When returning to the workforce after a sabbatical, be transparent with potential employers and help them understand how the break may help your career, Johnny Taylor Jr. advises. (Photo: Cecilie_Arcurs / Getty Images)
Johnny C. Taylor Jr., a human resources expert, is tackling your questions as part of a series for USA TODAY. Taylor is president and CEO of the Society for Human Resource Management, the world’s largest HR professional society.
The questions are submitted by readers, and Taylor’s answers below have been edited for length and clarity.
Have a question? Do you have an HR or work-related question you’d like me to answer? Submit it here.
Question: After years of having bad managers, I decided to take a career break. I needed time to reset and spend time with my family. I am now trying to return to the American job market and want to know how to explain my return to the corporate world. How can I make my sabbatical a good selling point? – Anonymous
Johnny C. Taylor Jr.: I’m sorry to hear about your string of bad managers. Managers, for better or worse, have immense influence over our experience at work. In fact, more than 84% of American workers say poorly trained people managers create unnecessary work and stress.
While you are far from being the first worker to take a break to recharge, it could be something potential employers inquire about. If they do, honesty is truly the best policy. Explain to your hiring managers that you needed time and space to focus on yourself and your family, but that you are ready and eager to return to the workforce full time.
Whether it’s the rest and rejuvenation this break gave you, the appreciation of the work, or new perspective you acquired in your time off, I encourage you to be transparent with potential employers and help them understand how your unique experiences fit the position and could improve the company’s bottom line.
You don’t mention what type of work you are looking for, but you should reflect: Did you do any freelance, volunteer work, or travel during your break that might have expanded or enhanced your skillset? If possible, connect the dots between your time away and the organization you wish to work for, so potential employers can see how it relates to the job you want.
If there’s one thing I want you to take away from this answer, it’s this: Don’t focus too much on why you took a break. Rather, hone in on how this was a positive experience for you, what you can bring to the table, and why you would be an asset to your future organization.
Good luck, and welcome back!
Q: With interviews not taking place in typical office settings, what guidelines are in place to ensure employers are still evaluating job candidates fairly? – Anonymous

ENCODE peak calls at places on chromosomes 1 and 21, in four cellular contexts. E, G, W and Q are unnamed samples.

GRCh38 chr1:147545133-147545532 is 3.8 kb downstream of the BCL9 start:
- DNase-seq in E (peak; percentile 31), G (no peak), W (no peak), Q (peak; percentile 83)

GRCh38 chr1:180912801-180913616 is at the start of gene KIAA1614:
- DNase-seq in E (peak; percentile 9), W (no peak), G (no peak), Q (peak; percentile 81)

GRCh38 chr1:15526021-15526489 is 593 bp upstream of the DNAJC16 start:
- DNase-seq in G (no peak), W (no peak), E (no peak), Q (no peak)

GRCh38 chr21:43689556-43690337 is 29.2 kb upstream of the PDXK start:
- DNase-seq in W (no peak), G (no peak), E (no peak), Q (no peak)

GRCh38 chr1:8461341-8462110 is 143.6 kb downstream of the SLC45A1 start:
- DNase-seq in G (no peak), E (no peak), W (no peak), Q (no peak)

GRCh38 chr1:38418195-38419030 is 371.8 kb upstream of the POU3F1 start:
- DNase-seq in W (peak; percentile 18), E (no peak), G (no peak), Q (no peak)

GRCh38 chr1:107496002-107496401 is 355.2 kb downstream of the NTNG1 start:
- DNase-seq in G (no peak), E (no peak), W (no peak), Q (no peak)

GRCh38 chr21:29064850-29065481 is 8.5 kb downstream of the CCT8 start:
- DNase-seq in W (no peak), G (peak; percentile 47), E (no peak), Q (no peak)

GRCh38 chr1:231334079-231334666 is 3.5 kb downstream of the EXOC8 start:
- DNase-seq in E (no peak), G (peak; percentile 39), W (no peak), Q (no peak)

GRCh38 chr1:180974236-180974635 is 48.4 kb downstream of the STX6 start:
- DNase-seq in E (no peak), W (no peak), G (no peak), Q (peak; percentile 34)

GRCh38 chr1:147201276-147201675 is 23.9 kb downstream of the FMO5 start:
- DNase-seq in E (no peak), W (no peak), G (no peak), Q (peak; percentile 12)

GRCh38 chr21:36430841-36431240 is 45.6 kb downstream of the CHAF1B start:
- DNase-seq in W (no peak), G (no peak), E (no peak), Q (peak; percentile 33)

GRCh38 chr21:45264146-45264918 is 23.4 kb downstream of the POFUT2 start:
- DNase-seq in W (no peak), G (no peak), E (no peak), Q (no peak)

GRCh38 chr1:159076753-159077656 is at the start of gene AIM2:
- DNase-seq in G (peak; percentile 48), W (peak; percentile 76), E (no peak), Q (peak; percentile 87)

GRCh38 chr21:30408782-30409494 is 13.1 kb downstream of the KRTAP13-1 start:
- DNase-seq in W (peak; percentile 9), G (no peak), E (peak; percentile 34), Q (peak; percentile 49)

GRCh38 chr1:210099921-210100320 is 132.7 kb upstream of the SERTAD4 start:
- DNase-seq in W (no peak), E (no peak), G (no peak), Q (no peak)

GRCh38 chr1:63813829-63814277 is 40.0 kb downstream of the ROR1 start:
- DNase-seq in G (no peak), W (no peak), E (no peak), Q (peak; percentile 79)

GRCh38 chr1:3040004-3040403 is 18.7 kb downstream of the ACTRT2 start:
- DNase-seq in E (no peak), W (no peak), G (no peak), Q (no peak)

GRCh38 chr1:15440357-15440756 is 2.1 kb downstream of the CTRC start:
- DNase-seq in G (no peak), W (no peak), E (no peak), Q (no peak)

Taylor: Good question. This year, organizations were forced to rethink business practices across the board. The job application and interview process were no exception – trust me, I know.
While interviews aren’t necessarily happening in person right now, virtual interviews, be it via phone, Skype, or Zoom, are by no means a new thing. In fact, they’ve been quite common now for some time, especially in the early stages of the hiring process.
The same guidelines for interviewing candidates in person also apply to employers interviewing virtually. In fact, when it comes to virtual interviews, the Equal Employment Opportunity Commission has said equal employment opportunity laws do not prohibit the use of specific technologies or methods for selecting employees, and therefore do not prohibit the use of video resumes.
That said, technology – if it is to avoid becoming a tool for discrimination – needs to be wielded wisely. Whether it’s over the telephone, through Zoom, or in a socially distanced setting, employers should prepare for all interviews with the same, or sharper, eye for details.
Some employers use a candidate evaluation form to ensure applicants are being rated in a standardized fashion. Such forms can be used with virtual interviews as they would during in-person interviews. While hiring managers may expand on responses provided to the list of questions, this helps hiring managers stay on track with the questions they ask, keeping interviews fair and consistent. After all, if the goal is selecting the one, best candidate out of many, it’s prudent to be sure you’re comparing apples to apples.
Lastly, if you are interviewing for a job virtually, make sure you are in a quiet, clean, and distraction-free area where you can focus on the conversation. The hiring process might look different, but your effort shouldn’t differ.
Read or Share this story: https://www.usatoday.com/story/money/business/2020/11/17/how-get-back-workforce-after-sabbatical-ask-hr/6303322002/